Hatshepsut's Monuments In Ancient Egypt




Queen Hatshepsut was the most powerful woman in recorded history, surpassing the might of Cleopatra or Nefertiti. After her husband’s death she deprived her young stepson from becoming the next Pharaoh, dressed herself as a man – complete with a false beard – and proclaimed that she was the new Pharaoh.

Hatshepsut was one of the greatest builders and raised many temples, shrines and necropolis in different parts of Egypt. Yet most of her legacies – including her own mommy – remained in anonymity for a very long time. Her stepson and successor, Thutmose III, out of spite, had systematically erased those from Egyptian history.

Hatshepsut’s Monuments


Hatshepsut ruled over the ancient world’s most prosperous country for 22 years. There wasn’t any enemy who dared to challenge her might. The Dowager used the empire’s vast resources for undertaking ambitious construction and restoration projects. After remaining in obscurity for almost 3500 years, archaeologists have identified and restored many of them during the past hundred years.

Mortuary Temple

This Temple at Deir El Bahrai is dramatically located on the West Bank of the Nile River near the entrance to what is now known as the Valley of the Kings. It’s one of the most famous monuments built by the Dowager Pharaoh near the ancient Egyptian capital of Thebes. The Temple was then known as Djeser-djeseru, meaning the ‘sacred of sacreds’.

Photo Credit: Ancientegyptonline.co.uk

An avenue lined with trees and sphinxes lead visitors to the temple. There are many painted limestone statues and sphinxes of Hatshepsut throughout the temple. This ancient site also has shrines dedicated to Hathor, the goddess of beauty, and Anubis, the god of afterlife.

The temple’s walls depict the Queen’s major achievements like the expedition to the flourishing port city of Punt near the Red Sea that filled her coffers with enormous resources and provided funds for building massive edifices.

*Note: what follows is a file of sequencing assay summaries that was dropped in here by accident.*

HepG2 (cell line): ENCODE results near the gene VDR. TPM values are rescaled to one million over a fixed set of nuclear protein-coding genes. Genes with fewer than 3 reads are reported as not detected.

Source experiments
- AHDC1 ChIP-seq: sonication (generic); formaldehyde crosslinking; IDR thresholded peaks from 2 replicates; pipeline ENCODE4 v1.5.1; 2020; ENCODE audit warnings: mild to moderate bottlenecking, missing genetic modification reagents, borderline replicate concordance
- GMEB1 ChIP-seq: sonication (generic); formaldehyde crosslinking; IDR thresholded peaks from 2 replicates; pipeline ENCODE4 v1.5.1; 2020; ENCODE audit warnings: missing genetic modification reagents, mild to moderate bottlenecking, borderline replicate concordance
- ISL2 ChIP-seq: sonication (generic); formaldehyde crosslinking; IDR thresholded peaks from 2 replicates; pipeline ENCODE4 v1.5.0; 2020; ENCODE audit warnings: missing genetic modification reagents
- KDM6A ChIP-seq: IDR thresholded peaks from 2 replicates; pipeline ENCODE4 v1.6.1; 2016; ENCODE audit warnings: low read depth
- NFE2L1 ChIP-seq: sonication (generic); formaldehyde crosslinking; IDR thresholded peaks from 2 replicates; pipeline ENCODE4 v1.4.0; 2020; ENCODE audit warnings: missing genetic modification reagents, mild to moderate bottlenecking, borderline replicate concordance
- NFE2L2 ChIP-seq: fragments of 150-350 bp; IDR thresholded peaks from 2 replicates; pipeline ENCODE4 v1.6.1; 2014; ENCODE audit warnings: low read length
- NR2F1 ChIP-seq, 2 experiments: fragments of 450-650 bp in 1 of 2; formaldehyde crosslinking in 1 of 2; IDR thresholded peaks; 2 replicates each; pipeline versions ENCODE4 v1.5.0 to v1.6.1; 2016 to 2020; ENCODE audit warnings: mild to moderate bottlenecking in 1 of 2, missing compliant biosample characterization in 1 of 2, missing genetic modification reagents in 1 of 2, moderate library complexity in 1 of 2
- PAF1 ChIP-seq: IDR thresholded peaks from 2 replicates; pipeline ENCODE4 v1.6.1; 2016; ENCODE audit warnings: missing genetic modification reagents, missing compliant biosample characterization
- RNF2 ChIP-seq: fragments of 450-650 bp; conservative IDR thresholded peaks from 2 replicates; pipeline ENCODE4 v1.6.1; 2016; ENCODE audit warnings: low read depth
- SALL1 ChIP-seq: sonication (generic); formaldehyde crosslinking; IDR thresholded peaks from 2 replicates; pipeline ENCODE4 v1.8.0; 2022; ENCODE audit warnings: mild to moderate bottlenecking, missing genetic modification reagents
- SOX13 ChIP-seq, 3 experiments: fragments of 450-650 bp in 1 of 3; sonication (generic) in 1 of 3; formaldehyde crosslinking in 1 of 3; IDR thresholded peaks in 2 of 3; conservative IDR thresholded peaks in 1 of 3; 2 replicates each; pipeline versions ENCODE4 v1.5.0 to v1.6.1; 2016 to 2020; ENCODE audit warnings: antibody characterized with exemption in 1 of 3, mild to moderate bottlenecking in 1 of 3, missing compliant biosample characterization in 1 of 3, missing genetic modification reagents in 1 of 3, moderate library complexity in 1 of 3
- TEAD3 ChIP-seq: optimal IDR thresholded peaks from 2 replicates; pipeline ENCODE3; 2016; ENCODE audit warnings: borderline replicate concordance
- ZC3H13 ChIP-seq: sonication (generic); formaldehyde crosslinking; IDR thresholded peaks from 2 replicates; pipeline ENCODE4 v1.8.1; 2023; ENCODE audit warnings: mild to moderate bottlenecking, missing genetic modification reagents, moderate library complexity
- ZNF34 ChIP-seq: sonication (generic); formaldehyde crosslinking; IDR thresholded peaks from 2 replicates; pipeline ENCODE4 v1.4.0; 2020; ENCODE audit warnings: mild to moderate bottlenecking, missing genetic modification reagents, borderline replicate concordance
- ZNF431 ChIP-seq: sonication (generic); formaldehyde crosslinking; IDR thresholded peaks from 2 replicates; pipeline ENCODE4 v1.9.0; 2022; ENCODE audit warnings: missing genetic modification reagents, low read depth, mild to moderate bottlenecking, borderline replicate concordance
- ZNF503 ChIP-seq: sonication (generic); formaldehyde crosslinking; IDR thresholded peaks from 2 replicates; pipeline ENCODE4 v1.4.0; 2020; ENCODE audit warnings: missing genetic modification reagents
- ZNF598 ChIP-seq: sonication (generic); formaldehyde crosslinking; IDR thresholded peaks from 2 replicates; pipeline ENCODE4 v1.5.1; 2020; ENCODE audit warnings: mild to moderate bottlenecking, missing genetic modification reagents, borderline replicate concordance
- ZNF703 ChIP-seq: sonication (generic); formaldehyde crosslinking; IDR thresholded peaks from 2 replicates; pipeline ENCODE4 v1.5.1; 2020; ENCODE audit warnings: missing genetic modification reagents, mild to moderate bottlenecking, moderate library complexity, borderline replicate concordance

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Karnak Temple Complex

Karnak Temple Complex in Luxor is the largest religious site in the ancient world. Like many pharaohs before her, our Queen Pharaoh also made several contributions to the spectacular temple complex to perpetuate her legacy. The largest of these was the Red Chapel.

Photo Credit: Edupics.com

The Red Chapel was a shrine dedicated to the Amun, Egypt’s creator god. It housed the ceremonial wooden boat that was supposed to carry His statue on the Nile during religious festivals. Hatshepsut’s successor dismantled the shrine, replaced her images on the stones by his own. Such was his hatred for his mighty stepmother.

It might have taken some 3500 years, but archaeologists have now proved that the Chapel was built by the Dowager Queen who longed to be known as the King.

Karnak Obelisks

Hatshepsut also added two monolithic obelisks at the entrance to the temple complex, considered at that time to be the tallest in the world. One has toppled and broken in two; the other still sands as the world’s tallest surviving obelisk.

Temple of Pakhet

Queen Hatshepsut’s favorite architect chose a cavernous rocky site cut into the cliffs on the eastern side of the River Nile for building this unusual temple dedicated to the ancient hunting goddess known then as Pakhet.

Photo Credit: Nefertum.com

During their occupation of Egypt in Alexander‘s time, the Greeks liked this temple that reminded them of their own hunter goddess Artemis and renamed the Egyptian temple Speos Artemidos; many people still call it by that name.

The Lure of Hatshepsut’s Monuments

The magnificent edifices constructed during those ancient times are indeed of considerable architectural significance. But what makes them more alluring is that in spite of ruthless efforts to obliterate her association from these architectural wonders, she has been recognized as a great builder in the ancient world.


Hatshepsut's Monuments In Ancient Egypt

Queen Hatshepsut was the most powerful woman in recorded history, surpassing the might of Cleopatra or Nefertiti. After her husband’s death she deprived her







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